Levaillant's Cuckoo

Information about the Bird Levaillant's Cuckoo

Levaillant's cuckoo, Clamator levaillantii is a cuckoo which is a resident breeding species in Africa south of the Sahara. It is found in bushy habitats. It is a brood parasite, using the nests of bulbuls and babblers. It was named in honour of the French explorer, collector and ornithologist, Franois Le Vaillant.

The cuckoo is 37.5cm (15in) long, longer tailed than pied cuckoo, and with a more heavily streaked throat. There are two colour morphs. The light morph is black above, faintly glossed bluish or greenish. The throat streaking may extend on to the sides. The primaries and rectrix tips are white. The dark morph is black except for the white primary patch and white spots on the outer tail feathers (these are absent in dark pied cuckoo. The juvenile Levaillant's cuckoo is brown above, rufous on the wing-coverts and rectrix tips, with a buff forehead, face and underparts, and the throat more streaked. The call is a low ringing kuwu-weer, kuwu-weer... and an excited ku-wi-wi-wi.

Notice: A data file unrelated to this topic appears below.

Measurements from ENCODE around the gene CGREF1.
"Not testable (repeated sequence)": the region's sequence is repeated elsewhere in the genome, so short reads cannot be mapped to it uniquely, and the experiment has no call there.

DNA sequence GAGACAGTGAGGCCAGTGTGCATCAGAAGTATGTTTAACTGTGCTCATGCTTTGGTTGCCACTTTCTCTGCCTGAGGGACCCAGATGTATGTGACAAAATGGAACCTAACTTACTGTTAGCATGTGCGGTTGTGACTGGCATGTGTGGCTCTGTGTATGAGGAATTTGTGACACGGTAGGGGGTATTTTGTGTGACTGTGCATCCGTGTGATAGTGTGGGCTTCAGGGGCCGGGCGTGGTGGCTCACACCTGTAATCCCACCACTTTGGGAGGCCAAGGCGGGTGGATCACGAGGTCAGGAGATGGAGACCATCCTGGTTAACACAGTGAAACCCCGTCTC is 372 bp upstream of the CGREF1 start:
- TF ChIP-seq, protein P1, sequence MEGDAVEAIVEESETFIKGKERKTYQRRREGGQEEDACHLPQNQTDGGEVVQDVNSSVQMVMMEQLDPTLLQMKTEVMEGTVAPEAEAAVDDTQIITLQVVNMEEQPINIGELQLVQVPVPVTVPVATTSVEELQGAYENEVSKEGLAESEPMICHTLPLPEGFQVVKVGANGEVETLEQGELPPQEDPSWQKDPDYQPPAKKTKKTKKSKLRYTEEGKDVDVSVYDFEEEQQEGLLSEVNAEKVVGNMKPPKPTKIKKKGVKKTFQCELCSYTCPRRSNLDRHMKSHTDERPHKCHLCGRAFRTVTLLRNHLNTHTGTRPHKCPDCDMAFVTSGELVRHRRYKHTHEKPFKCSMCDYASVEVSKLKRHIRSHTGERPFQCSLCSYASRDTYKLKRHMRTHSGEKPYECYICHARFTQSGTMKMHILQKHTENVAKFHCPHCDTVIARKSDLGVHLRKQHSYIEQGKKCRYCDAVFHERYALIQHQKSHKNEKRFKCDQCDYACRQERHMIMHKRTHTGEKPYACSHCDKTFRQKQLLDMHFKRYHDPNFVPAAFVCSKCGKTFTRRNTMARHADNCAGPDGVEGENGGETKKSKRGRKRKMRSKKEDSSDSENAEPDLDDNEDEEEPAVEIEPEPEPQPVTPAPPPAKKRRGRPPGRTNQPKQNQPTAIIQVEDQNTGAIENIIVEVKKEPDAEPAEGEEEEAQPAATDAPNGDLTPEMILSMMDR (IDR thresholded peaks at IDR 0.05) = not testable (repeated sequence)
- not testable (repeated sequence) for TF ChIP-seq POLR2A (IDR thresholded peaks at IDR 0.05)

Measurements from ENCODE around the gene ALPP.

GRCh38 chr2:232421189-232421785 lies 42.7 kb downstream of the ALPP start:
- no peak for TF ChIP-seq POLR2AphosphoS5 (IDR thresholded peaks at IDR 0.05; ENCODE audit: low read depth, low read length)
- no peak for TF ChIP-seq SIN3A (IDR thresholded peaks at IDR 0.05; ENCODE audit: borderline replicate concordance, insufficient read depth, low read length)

Levaillant's cuckoo is a brood parasite and the female lays her eggs in the nest of another species of bird, typically the southern pied babbler (Turdoides bicolor), the bare-cheeked babbler (Turdoides gymnogenys), the Hartlaub's babbler (Turdoides hartlaubii) or the arrow-marked babbler (Turdoides jardineii). Both the male and female cuckoo fly around acrobatically to distract the host birds. The male continues the distraction while the female lays the egg. Unlike many other species of cuckoo, the newly-hatched cuckoo chick does not push the other eggs and nestlings out of the nest. It leaves the nest after about ten days and becomes independent in four to six weeks.

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